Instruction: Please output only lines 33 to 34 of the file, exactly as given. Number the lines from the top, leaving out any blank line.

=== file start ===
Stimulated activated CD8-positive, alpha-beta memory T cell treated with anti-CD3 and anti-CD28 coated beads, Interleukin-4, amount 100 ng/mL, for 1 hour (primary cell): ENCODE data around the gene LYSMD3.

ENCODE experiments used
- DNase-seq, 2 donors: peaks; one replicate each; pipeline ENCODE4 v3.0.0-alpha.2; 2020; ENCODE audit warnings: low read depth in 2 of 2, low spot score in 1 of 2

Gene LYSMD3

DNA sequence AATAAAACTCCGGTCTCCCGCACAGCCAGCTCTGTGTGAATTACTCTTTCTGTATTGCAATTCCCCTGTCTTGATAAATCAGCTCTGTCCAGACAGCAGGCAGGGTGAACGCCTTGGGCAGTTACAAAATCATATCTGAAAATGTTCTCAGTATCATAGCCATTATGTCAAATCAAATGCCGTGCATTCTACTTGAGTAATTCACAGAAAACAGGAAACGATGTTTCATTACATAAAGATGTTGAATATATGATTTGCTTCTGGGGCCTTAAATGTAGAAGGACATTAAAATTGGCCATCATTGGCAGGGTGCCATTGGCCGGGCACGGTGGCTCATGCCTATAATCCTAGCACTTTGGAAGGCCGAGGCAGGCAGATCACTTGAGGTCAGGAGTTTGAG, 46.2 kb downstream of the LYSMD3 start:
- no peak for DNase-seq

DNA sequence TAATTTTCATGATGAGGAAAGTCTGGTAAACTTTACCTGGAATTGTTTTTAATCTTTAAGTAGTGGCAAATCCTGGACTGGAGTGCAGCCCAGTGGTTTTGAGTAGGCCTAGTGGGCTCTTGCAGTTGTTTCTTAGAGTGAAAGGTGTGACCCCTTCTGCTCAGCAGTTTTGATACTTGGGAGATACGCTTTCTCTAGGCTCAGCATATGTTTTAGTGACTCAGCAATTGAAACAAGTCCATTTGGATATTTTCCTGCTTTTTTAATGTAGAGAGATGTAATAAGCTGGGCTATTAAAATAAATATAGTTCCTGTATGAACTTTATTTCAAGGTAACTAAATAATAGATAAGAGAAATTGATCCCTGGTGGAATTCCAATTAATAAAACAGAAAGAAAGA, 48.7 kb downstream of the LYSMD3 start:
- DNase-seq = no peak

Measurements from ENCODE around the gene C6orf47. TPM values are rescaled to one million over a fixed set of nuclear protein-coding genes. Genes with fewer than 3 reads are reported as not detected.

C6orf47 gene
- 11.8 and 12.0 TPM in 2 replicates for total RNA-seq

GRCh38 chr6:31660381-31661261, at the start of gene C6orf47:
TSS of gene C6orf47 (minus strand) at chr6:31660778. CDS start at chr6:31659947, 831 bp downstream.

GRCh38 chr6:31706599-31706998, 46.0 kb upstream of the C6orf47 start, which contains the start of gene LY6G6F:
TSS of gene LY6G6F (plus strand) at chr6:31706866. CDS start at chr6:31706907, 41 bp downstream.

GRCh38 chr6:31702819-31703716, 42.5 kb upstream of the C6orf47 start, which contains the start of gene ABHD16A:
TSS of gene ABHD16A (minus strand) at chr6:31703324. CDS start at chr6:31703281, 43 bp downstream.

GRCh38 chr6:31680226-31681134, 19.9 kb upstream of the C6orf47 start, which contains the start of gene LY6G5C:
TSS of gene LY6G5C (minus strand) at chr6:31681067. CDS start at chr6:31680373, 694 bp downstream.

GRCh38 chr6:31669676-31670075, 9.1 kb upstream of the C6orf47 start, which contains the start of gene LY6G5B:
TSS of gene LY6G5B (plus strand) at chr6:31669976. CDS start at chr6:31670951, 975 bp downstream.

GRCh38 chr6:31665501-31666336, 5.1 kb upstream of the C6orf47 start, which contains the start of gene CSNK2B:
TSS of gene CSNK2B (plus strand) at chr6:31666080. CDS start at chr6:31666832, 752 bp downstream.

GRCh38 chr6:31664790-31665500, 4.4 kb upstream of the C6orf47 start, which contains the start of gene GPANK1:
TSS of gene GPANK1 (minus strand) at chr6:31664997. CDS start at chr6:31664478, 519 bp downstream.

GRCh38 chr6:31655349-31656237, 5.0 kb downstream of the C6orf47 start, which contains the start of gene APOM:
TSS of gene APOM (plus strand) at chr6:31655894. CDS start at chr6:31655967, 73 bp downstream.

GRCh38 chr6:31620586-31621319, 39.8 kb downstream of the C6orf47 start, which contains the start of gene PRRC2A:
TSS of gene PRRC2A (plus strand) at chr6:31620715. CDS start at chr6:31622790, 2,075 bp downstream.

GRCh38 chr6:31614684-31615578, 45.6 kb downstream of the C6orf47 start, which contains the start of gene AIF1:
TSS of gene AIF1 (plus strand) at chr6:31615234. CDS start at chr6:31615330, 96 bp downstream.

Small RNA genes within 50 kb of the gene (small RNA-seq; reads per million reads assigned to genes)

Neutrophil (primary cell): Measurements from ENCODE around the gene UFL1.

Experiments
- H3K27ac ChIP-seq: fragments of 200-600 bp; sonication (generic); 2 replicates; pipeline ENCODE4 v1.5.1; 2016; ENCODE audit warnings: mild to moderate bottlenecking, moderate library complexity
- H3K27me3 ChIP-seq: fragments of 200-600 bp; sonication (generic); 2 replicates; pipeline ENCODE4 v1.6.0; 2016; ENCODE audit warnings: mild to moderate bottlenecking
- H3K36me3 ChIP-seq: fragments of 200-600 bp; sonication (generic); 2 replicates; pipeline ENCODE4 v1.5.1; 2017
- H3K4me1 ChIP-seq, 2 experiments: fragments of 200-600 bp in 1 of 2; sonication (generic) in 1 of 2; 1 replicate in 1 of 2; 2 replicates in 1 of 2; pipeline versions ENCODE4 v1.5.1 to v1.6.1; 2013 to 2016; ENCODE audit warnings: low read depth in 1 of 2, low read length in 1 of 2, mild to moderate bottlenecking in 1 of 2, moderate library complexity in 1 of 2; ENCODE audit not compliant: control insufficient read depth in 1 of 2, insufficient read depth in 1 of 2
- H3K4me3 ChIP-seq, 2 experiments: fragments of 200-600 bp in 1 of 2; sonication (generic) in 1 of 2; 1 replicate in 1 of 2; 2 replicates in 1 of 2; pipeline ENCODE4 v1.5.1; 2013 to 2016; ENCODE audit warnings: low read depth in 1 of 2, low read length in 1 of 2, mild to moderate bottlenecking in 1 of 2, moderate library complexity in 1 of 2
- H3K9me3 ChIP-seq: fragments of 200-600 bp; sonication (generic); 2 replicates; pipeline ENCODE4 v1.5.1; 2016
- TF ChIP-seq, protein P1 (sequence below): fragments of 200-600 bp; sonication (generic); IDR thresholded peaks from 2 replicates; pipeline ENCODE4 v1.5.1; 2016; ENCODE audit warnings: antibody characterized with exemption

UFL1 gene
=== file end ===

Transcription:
Neutrophil (primary cell): Measurements from ENCODE around the gene UFL1.

Experiments